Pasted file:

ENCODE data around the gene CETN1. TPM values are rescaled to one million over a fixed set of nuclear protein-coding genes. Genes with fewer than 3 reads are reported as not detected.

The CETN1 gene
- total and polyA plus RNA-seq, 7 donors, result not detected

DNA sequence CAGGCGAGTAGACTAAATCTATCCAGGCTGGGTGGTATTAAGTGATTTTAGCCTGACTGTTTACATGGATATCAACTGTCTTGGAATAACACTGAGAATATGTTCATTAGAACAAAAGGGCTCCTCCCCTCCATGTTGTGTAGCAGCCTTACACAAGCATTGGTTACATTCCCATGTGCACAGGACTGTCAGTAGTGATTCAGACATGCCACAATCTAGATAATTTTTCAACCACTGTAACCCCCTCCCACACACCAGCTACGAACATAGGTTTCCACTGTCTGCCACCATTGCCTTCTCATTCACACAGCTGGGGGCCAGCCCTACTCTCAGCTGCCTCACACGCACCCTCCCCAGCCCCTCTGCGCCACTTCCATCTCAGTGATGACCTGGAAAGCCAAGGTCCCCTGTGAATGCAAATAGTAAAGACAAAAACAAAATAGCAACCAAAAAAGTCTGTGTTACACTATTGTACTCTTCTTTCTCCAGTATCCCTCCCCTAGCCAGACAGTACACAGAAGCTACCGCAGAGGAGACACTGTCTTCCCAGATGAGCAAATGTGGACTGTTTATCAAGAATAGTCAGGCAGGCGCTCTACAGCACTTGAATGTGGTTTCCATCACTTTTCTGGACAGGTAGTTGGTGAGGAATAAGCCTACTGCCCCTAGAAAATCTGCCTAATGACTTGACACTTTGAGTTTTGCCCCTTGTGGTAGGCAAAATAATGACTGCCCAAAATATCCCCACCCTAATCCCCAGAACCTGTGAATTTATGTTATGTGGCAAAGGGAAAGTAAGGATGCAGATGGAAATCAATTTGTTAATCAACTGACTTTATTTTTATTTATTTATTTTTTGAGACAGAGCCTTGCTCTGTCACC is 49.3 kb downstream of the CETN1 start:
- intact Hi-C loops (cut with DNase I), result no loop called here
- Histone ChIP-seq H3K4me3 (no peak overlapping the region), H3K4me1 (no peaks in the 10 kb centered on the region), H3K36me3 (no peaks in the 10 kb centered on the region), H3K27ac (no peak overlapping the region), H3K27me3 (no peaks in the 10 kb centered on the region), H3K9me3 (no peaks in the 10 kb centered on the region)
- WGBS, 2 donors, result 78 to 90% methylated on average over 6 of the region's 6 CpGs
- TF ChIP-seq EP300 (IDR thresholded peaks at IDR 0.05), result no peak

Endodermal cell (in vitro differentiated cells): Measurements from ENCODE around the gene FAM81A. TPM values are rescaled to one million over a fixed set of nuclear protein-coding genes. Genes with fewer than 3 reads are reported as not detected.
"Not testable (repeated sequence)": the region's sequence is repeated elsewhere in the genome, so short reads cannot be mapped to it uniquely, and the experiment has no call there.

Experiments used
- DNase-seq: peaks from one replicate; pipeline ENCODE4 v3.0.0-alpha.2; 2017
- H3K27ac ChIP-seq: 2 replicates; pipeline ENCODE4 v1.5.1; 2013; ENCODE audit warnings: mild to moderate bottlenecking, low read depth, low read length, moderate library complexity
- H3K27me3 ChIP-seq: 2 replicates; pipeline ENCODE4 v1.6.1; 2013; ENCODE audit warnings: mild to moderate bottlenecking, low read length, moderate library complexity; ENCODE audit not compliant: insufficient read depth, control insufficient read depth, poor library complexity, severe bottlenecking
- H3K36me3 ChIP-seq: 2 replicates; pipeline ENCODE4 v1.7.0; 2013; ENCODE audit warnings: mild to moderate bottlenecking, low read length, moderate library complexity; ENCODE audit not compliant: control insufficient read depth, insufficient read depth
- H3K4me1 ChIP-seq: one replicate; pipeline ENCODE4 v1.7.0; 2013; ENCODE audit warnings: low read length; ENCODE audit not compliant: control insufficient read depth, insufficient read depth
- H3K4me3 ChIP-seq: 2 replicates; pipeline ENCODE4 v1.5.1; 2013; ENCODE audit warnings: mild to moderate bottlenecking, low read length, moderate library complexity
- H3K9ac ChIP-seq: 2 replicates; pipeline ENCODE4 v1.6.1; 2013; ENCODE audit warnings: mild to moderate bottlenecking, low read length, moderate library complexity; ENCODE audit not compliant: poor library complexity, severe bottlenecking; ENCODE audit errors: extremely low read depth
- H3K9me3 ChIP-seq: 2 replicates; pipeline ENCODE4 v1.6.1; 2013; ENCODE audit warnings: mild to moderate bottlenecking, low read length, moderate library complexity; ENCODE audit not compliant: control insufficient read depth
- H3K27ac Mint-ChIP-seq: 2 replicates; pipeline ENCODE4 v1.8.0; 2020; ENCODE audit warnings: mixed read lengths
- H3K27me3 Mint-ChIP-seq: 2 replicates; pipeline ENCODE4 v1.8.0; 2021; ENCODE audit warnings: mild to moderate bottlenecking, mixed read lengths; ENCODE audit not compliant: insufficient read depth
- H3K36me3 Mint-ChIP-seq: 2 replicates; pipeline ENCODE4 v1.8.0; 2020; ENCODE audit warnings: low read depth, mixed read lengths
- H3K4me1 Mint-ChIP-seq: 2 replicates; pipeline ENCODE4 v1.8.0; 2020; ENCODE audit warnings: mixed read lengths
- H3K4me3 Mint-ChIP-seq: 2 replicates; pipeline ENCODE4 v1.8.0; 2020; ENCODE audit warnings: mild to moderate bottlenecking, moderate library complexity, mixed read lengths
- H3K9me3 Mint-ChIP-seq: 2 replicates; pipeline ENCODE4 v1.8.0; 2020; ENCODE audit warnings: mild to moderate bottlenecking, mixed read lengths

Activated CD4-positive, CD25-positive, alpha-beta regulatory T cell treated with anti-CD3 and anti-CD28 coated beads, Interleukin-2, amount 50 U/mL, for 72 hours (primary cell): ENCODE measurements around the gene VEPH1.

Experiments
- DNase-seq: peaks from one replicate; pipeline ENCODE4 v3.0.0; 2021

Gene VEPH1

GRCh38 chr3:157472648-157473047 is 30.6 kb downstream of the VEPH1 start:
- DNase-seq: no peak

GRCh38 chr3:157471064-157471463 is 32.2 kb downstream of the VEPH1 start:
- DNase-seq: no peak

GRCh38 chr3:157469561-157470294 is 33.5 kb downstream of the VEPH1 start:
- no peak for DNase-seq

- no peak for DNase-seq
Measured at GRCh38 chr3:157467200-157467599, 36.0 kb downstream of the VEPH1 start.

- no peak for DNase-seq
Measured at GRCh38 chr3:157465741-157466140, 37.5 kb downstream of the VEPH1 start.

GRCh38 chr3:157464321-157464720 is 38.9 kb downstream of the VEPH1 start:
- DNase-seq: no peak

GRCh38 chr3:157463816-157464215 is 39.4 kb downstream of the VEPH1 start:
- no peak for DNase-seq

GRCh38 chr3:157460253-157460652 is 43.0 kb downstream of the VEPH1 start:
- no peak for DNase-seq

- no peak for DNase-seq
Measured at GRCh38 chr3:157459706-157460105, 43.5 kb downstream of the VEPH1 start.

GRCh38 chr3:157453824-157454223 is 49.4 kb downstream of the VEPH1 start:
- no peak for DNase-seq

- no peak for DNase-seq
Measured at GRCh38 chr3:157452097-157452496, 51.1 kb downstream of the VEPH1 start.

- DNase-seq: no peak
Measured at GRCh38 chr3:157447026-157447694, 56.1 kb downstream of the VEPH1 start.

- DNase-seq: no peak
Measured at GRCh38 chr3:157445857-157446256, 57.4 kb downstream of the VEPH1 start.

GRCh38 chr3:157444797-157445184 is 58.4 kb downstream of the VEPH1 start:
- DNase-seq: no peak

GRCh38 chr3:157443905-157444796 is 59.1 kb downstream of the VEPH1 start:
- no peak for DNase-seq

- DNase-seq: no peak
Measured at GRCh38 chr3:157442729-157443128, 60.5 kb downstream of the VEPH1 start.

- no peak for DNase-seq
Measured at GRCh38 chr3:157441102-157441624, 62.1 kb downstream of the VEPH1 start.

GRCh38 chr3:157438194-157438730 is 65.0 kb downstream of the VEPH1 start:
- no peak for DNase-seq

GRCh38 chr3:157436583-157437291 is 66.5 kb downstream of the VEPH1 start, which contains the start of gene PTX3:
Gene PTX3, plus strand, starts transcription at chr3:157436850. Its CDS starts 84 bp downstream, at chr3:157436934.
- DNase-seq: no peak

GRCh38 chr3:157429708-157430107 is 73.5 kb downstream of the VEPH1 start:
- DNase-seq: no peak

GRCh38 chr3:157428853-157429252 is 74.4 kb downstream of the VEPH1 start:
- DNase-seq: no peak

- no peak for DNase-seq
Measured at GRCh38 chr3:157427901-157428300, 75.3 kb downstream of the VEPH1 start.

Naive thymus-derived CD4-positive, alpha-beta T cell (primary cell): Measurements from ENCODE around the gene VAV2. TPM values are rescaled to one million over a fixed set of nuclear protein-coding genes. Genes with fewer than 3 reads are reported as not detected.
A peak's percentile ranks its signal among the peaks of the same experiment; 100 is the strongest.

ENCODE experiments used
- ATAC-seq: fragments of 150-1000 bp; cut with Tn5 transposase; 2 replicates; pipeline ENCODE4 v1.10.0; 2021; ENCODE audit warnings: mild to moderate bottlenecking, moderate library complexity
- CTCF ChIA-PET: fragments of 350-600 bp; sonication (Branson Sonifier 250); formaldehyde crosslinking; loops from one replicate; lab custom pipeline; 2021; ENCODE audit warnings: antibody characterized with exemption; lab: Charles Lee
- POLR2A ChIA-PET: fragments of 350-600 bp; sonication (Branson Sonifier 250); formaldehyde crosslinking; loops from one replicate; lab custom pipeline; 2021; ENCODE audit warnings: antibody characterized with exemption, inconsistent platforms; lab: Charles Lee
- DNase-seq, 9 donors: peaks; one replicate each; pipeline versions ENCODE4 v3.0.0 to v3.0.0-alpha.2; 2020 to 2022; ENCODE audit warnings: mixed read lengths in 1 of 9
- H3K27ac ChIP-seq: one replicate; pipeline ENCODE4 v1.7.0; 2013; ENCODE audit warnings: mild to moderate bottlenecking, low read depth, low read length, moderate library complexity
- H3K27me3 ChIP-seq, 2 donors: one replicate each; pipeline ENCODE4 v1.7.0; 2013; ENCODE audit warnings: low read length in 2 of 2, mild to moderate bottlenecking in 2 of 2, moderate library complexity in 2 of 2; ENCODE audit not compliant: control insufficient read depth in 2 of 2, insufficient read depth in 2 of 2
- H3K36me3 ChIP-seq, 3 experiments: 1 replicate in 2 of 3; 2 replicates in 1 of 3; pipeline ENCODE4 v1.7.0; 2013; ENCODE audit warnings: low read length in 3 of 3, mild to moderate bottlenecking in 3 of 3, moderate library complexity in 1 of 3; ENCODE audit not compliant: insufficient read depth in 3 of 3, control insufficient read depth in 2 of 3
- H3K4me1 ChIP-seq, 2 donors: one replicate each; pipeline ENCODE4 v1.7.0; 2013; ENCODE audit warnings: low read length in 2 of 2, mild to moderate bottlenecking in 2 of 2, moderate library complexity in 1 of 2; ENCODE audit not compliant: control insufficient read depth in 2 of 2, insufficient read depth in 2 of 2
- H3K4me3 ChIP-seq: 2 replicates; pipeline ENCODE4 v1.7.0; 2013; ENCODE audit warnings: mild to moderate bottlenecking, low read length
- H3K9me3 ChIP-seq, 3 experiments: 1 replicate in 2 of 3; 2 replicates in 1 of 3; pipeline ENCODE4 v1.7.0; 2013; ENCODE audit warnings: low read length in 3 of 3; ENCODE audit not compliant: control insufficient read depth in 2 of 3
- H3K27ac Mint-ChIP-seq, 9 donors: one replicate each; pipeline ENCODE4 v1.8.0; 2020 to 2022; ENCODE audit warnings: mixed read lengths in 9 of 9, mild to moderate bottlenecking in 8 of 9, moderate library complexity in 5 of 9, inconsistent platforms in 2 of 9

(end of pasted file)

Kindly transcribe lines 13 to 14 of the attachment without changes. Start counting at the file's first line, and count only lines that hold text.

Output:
- H3K27ac ChIP-seq: 2 replicates; pipeline ENCODE4 v1.5.1; 2013; ENCODE audit warnings: mild to moderate bottlenecking, low read depth, low read length, moderate library complexity
- H3K27me3 ChIP-seq: 2 replicates; pipeline ENCODE4 v1.6.1; 2013; ENCODE audit warnings: mild to moderate bottlenecking, low read length, moderate library complexity; ENCODE audit not compliant: insufficient read depth, control insufficient read depth, poor library complexity, severe bottlenecking